Awards: London Film Critics’ Circle Award for Film of the Year


Casino

In  early-1970s Las Vegas, low-level mobster Sam “Ace” Rothstein (Robert De  Niro) gets tapped by his bosses to head the Tangiers Casino. At first,  he’s a great success in the job, but over the years, problems with his  loose-cannon enforcer Nicky Santoro (Joe Pesci), his ex-hustler wife  Ginger (Sharon Stone), her con-artist ex Lester  Diamond (James Woods) and a handful of corrupt politicians put Sam in  ever-increasing danger. Martin Scorsese directs this adaptation of  Nicholas Pileggi’s book.

Release date: November 22, 1995 (USA)

Director: Martin Scorsese

Based on: Casino; by Nicholas Pileggi

Awards: Golden Globe Award for Best Actress – Motion Picture – Drama, Nastro d’Argento for Best Production Design

Screenplay: Martin Scorsese, Nicholas Pileggi


God of Gamblers

A hustler (Joey Wong) and his girlfriend try to take advantage of a legendary gambler (Andy Lau) suffering from memory loss.

Initial release: December 14, 1989 (Hong Kong)

Director: Wong Jing

Cantonese: Dou2 San4

Mandarin: Dǔ Shén

Music composed by: Lowell Lo, Sherman Chow Gam-Cheung


High Roller: The Stu Ungar Story

In  this film based on a true story, Stuey Ungar (Michael Imperioli) moves  from teenage card prodigy to world-renowned gambling superstar. Early  on, Stuey takes a liking to gambling, but his obsessive habits put him  in debt to the mob. Vincent (Michael Nouri), a gangster with a family  connection, offers a second chance in the form of a  Las Vegas rummy competition. Stuey is victorious and moves on to a  high-profile poker career, but with success comes a troubling lifestyle  of addiction and excess.

Initial release: 2003

Director: A. W. Vidmer

Screenplay: A. W. Vidmer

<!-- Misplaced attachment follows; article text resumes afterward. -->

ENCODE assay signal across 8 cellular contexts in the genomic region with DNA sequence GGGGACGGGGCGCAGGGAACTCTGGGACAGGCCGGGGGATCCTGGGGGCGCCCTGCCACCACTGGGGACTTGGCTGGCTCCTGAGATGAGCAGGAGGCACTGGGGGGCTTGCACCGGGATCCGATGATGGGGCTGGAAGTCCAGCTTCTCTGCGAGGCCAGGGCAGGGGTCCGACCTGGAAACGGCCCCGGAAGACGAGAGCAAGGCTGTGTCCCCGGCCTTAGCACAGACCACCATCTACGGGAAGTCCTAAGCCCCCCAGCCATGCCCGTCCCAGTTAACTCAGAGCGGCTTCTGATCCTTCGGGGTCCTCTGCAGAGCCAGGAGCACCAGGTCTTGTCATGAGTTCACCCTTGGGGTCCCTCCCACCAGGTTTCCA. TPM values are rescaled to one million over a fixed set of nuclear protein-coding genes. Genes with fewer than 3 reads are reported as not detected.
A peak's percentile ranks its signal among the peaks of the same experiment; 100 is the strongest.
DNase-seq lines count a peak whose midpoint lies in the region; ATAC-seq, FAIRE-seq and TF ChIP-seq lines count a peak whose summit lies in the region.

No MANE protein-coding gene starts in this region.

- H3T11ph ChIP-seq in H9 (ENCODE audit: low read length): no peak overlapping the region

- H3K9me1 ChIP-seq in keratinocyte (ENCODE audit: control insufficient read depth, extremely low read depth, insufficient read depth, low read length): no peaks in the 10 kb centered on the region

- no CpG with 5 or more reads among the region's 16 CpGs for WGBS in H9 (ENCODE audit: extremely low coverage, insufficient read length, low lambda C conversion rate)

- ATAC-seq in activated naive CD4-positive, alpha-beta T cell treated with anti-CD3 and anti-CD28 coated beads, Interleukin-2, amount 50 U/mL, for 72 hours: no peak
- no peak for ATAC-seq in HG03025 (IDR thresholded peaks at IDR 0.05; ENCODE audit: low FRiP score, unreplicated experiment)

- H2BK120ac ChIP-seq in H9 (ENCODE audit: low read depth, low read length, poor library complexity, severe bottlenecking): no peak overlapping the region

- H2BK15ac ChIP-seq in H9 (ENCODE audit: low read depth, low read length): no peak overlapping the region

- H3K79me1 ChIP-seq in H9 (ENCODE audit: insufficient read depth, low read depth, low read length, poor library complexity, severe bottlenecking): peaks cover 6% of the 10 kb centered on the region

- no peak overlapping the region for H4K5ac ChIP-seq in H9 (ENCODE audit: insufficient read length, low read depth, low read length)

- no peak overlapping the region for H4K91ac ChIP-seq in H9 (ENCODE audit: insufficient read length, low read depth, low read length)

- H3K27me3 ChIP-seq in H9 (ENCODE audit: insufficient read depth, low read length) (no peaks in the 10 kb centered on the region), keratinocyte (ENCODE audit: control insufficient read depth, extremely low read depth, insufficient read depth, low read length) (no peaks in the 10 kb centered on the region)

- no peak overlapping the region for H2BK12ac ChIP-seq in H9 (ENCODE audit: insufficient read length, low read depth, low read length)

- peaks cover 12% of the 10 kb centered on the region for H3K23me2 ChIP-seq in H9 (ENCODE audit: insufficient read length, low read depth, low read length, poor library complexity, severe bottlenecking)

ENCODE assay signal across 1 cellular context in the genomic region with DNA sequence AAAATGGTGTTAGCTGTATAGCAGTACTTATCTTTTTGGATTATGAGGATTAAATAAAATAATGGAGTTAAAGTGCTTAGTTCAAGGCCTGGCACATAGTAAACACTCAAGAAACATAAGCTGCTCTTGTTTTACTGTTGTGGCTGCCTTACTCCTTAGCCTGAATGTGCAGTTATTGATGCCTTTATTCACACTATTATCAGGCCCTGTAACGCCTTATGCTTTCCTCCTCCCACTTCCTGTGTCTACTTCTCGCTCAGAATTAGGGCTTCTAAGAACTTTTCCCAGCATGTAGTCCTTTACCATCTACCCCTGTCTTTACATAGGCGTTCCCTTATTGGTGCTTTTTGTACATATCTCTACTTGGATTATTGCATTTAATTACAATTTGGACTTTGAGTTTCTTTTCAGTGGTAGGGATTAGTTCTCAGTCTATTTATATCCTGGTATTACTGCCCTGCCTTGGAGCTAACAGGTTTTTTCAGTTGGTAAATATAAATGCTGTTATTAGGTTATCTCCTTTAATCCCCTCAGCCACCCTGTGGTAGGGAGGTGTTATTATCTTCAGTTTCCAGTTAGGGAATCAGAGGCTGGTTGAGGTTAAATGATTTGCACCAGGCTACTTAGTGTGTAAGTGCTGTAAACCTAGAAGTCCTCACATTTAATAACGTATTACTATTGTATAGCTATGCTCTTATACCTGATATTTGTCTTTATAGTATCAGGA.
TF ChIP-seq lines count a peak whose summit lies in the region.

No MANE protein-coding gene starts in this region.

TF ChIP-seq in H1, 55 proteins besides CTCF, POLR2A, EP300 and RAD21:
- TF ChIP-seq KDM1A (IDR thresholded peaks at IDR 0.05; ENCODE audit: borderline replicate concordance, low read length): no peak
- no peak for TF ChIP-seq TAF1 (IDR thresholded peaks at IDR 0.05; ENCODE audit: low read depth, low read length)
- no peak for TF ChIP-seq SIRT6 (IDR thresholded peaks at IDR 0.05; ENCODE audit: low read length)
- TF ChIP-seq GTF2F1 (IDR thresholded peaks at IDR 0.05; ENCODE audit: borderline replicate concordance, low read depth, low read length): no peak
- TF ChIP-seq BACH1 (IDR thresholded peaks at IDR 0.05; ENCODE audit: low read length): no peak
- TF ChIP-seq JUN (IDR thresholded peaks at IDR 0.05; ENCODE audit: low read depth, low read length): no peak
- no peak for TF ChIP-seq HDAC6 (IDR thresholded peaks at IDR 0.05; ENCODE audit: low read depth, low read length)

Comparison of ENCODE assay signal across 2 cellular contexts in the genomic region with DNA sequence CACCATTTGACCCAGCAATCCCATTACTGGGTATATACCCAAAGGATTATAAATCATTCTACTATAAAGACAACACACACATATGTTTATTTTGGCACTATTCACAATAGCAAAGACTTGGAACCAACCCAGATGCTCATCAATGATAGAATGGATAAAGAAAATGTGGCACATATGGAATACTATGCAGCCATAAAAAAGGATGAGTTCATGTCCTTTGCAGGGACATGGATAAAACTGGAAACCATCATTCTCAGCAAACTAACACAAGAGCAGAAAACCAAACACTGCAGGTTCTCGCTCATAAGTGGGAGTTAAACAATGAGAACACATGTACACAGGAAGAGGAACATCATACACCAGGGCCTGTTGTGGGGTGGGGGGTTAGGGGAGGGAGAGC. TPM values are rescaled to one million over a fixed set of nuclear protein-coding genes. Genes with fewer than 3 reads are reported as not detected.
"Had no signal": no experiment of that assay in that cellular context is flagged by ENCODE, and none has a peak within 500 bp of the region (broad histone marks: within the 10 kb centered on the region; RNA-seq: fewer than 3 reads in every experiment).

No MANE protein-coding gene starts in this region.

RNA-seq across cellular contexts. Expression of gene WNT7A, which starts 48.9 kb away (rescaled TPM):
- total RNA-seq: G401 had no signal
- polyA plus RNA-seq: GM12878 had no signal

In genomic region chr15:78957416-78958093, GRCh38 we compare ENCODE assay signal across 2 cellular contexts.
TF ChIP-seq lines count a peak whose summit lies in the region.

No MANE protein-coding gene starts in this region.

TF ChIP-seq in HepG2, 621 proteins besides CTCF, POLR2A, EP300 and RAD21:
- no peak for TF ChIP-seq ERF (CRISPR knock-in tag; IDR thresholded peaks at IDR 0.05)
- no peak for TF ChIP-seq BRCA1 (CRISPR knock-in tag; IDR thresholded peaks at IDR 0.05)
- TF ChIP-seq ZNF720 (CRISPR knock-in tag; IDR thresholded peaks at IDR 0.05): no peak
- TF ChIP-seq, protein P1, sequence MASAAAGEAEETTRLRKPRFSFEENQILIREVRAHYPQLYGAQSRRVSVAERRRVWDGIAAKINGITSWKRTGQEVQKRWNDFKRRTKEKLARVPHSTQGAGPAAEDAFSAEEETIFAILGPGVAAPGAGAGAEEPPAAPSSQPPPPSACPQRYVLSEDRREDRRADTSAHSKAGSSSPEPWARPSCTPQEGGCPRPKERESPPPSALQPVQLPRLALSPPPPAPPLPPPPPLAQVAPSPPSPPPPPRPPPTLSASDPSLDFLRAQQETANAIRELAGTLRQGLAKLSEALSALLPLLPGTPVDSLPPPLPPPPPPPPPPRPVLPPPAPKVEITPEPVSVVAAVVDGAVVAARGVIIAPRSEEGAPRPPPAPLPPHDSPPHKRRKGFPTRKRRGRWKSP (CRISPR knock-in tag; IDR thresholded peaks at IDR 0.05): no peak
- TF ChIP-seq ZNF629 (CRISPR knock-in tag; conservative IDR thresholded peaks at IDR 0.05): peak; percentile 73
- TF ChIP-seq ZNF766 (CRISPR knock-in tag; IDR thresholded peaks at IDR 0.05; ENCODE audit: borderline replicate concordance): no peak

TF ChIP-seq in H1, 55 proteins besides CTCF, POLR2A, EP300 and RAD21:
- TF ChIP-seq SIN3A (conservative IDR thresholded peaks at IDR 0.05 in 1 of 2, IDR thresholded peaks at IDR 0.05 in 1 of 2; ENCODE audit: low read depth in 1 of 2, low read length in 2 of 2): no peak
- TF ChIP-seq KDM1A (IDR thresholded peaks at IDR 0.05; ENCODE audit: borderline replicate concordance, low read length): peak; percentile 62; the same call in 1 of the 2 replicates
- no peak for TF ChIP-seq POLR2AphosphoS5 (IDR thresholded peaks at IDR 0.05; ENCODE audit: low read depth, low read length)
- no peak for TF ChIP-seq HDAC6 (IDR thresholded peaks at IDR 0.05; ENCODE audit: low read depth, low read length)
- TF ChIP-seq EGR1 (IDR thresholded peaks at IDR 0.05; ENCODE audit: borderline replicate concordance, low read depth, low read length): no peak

Initial DVD release: March 15, 2005

Music composed by: Starr Parodi, Jeff Eden Fair


All In: The Poker Movie

Filmmaker Douglas Tirola examines the growing popularity of poker, and the crackdown on online gambling.

Release date: July 29, 2011 (USA)

Director: Douglas Tirola

Editor: Robert Greene

Producers: Douglas Tirola, Susan Bedusa, Robert Greene

Cinematography: Robert Greene, Charles Poekel, Eric Daniel Metzgar, Nick Higgins, Jeremy Settles


Honeymoon in Vegas

After  losing $65,000 to professional gambler and con man Tommy Korman (James  Caan), penniless private investigator Jack Singer (Nicolas Cage) agrees  to let Korman borrow his beautiful fiancée, Betsy (Sarah Jessica  Parker), for a Hawaiian getaway to pay off his debts. But when Betsy —  who looks just like Korman’s late wife — begins to  fall for her charismatic captor, the commitment-phobic Singer must race  against the clock to track them down and win her back.

Initial release: August 28, 1992

Director: Andrew Bergman

Screenplay: Andrew Bergman

Costume design: Julie Weiss

Nominations: Golden Globe Award for Best Actor – Motion Picture Musical or Comedy


Lock, Stock and Two Smoking Barrels

Eddy  (Nick Moran) convinces three friends to pool funds for a high-stakes  poker game against local crime boss Hatchet Harry (P.H. Moriarty). Harry  cheats and Eddy loses, giving him a week to pay back 500,000 pounds or  hand over his father’s pub. Desperate, Eddy and his friends wait for  their neighbors to rob some drug dealers, then rob  the robbers in turn. After both thefts, the number of interested  criminal parties increases, with the four friends in dangerously over  their heads.

Release date: March 5, 1999 (USA)

Director: Guy Ritchie